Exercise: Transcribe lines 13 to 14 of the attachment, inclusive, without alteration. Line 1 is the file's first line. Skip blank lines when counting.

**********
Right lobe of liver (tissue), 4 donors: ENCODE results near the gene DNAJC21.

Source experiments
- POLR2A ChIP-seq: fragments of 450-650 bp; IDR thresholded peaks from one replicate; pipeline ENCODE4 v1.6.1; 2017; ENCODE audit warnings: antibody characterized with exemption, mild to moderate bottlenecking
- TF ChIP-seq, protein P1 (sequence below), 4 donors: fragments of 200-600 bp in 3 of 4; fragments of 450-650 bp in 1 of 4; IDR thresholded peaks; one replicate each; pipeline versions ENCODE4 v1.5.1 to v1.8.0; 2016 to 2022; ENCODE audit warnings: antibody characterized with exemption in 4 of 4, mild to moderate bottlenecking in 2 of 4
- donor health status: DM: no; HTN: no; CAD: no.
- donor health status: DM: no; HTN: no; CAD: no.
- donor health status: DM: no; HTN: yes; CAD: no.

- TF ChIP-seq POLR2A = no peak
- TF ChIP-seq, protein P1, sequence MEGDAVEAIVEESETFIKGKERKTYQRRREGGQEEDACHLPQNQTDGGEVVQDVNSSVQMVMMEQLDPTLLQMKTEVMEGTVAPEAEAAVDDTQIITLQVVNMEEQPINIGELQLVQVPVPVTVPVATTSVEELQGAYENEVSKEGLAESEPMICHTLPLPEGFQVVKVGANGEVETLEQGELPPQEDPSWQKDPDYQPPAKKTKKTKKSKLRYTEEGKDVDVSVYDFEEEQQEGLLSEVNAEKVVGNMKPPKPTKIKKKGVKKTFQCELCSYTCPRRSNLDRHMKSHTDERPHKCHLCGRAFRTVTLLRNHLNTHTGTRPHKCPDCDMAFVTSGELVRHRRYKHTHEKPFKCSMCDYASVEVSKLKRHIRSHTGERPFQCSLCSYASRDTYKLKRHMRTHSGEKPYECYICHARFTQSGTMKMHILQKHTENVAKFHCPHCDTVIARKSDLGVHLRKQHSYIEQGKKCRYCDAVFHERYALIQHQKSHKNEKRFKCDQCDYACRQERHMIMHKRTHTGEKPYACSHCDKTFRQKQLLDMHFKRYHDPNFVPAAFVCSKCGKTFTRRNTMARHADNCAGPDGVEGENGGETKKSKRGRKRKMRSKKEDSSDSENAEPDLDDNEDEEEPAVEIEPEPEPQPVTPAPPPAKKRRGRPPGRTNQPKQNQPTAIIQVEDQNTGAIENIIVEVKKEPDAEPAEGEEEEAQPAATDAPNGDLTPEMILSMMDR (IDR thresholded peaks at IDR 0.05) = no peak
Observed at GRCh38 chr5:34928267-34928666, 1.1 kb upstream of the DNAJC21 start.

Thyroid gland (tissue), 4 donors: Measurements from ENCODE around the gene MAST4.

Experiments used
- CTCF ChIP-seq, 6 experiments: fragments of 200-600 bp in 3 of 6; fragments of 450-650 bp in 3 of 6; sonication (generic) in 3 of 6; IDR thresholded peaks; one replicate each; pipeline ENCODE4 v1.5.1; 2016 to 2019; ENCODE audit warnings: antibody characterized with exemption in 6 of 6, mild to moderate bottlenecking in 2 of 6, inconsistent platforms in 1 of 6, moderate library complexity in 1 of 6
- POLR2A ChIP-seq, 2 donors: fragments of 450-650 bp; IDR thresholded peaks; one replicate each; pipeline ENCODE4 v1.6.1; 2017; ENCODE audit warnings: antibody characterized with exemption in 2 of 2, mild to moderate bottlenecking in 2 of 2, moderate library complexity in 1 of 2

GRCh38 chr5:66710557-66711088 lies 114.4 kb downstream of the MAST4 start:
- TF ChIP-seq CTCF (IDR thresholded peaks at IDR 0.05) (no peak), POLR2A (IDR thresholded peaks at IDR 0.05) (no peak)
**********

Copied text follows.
- CTCF ChIP-seq, 6 experiments: fragments of 200-600 bp in 3 of 6; fragments of 450-650 bp in 3 of 6; sonication (generic) in 3 of 6; IDR thresholded peaks; one replicate each; pipeline ENCODE4 v1.5.1; 2016 to 2019; ENCODE audit warnings: antibody characterized with exemption in 6 of 6, mild to moderate bottlenecking in 2 of 6, inconsistent platforms in 1 of 6, moderate library complexity in 1 of 6
- POLR2A ChIP-seq, 2 donors: fragments of 450-650 bp; IDR thresholded peaks; one replicate each; pipeline ENCODE4 v1.6.1; 2017; ENCODE audit warnings: antibody characterized with exemption in 2 of 2, mild to moderate bottlenecking in 2 of 2, moderate library complexity in 1 of 2